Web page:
Tuesday, October 26, 2010

Niagara Community Forum Guest View

View of the Robert Moses State Parkway looking...Image via Wikipedia
Reconfigure Robert Moses Parkway

The Robert Moses Parkway presents an almost continuous barrier between the city and its waterfront. So egregious has been the intrusion that the most important planning efforts of the last two decades have all suggested ways to mitigate the impact of the Parkway. These include the Niagara Falls , Waterfront Master Plan by Sasaki Associates (1992), the Citizens Map of Niagara Falls by the Waterfront Regeneration Trust (1997), the Jerde Partnership development plan for Niagara Falls Redevelopment Corp. (1998),and the Main Street Plan by the City of Niagara Falls. (2001).

A range of treatment options should be considered to reduce the negative impact of the Parkway on the waterfront environment and as a barrier between city neighborhoods and the river, falls, and gorge. These should include elimination of lanes, removal of sections of the highway, reduction of speed limits, and introduction of at-grade intersections with the intent of reducing or eliminating automobile traffic and increasing pedestrian access. The issue requires a great deal of additional technical work, design study, and public discussion. It will almost surely involve different approaches in different locations and contexts. But given the Parkway’s limited value for transportation and its substantial conflicts with the goals of waterfront redevelopment in Niagara Falls, a systematic reconfiguration of the Parkway is an absolute requirement of this strategy.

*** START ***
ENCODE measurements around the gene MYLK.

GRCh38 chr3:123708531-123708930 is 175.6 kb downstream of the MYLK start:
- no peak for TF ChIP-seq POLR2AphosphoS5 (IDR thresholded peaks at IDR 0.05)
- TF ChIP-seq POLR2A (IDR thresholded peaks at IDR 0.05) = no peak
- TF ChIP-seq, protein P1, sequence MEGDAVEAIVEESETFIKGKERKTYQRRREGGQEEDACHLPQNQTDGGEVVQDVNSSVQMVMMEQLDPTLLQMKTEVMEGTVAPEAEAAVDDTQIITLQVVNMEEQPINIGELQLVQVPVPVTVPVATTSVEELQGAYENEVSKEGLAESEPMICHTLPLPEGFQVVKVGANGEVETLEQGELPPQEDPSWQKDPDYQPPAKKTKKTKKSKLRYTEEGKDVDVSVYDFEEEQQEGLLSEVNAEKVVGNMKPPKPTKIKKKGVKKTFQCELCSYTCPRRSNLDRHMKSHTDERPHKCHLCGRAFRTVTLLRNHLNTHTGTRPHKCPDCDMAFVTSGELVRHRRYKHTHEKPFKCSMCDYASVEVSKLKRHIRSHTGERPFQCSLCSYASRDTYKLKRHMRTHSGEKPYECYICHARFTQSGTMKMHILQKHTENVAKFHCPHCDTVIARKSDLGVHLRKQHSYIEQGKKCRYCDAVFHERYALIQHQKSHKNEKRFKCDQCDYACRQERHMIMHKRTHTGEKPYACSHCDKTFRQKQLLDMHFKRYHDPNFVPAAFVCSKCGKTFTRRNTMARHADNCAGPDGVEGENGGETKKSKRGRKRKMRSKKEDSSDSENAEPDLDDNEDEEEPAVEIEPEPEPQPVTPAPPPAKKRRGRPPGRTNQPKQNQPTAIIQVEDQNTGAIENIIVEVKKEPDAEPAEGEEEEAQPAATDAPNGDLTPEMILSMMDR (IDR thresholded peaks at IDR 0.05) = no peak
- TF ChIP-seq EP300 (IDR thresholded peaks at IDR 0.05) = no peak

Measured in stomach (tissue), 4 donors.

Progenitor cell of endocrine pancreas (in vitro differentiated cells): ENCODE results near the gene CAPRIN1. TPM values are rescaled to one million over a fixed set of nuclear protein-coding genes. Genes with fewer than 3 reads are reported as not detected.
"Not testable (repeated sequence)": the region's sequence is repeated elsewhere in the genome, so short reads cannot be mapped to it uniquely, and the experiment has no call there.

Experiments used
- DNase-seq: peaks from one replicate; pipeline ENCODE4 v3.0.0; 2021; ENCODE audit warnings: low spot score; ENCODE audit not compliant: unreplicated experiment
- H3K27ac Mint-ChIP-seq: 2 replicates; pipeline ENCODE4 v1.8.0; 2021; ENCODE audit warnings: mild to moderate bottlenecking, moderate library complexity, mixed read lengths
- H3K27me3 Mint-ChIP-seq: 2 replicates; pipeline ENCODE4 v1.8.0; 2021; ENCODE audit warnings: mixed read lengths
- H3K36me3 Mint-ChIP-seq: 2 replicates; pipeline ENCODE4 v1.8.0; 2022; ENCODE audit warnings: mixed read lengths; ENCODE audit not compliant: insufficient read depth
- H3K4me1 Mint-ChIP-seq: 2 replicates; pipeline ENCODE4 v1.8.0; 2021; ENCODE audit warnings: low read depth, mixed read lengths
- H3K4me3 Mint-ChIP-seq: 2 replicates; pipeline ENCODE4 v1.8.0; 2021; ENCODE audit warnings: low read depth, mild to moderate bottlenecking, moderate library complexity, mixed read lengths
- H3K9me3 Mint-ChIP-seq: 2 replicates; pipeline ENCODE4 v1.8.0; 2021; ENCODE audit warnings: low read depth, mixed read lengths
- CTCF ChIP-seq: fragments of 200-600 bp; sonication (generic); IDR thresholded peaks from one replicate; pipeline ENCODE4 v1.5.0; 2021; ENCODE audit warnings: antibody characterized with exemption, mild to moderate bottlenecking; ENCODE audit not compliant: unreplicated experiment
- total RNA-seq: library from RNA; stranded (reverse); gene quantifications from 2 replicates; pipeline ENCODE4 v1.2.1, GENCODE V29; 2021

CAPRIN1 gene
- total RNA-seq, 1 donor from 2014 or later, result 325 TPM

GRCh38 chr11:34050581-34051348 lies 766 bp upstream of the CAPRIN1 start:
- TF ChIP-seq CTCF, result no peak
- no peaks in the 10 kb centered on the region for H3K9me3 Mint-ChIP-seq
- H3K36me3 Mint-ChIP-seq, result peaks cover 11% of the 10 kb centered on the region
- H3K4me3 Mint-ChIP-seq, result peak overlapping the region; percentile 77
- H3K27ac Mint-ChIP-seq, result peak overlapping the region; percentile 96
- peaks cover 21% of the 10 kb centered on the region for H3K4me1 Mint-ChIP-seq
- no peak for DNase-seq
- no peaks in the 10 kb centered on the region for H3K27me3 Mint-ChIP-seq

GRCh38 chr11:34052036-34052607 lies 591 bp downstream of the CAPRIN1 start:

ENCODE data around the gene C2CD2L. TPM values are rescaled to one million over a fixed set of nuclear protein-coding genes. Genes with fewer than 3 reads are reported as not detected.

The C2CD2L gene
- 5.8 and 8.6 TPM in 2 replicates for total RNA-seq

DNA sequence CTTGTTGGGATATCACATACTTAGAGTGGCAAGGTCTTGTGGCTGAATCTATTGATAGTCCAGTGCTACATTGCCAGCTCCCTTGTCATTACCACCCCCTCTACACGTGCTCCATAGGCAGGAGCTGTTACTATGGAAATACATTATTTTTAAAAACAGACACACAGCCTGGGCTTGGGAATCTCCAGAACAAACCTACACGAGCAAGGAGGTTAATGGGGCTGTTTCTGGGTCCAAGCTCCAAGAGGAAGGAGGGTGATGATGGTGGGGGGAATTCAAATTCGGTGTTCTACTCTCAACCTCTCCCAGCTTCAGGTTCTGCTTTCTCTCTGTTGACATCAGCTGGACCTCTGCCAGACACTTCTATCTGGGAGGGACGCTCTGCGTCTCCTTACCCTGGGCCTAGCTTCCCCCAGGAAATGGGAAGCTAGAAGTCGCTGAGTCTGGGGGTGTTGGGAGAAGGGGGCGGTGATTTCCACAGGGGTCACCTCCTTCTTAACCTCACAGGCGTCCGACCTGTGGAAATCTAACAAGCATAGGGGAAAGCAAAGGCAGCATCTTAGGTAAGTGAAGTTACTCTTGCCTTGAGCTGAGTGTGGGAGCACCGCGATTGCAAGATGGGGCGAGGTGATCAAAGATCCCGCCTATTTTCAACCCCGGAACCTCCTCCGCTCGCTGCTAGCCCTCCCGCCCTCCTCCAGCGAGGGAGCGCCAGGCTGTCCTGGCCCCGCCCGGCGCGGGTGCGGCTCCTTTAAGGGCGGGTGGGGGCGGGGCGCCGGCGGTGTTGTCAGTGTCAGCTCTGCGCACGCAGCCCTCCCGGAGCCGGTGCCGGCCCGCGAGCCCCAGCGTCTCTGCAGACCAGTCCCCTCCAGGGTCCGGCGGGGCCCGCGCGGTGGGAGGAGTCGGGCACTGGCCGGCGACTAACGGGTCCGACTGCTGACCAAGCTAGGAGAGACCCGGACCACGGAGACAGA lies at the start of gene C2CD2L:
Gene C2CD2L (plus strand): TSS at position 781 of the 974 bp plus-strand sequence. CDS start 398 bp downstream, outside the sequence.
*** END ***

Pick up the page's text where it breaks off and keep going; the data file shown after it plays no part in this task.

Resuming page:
This nonsense is approaching 20 years and it has been almost 40 since the city was cut off from its waterfront. Business districts have failed, neighborhoods have been lost, neighborhoods continue to deteriorate and taxes are on the rise.

How long must we wait for our State to get on board and do what is right for the County of Niagara? The scoping process on the sections of Robert Moses which cuts the city off from its resources should have been completed years ago--not started on October 27th 2010.

The citizens of this city should not be required to continually repeat what has been studied upside down and sideways for what seems like eternity. If the city's application for a $52 million grant, countless references in its Comprehensive Plan and countless study results, are not enough, what is?

End the scoping and start planning for our economic future.
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Anonymous said...

I hope you are not pinning all the City's woes on the Parkway. I live on a street affected by the Parkway, losing homes to it. I have lived here for 25 years and have seen the entire City steadily decline. I am also a graduate of the School of Architecture and Urban Planning, so I am not commenting blindly.

PEX said...

We hope too ) ...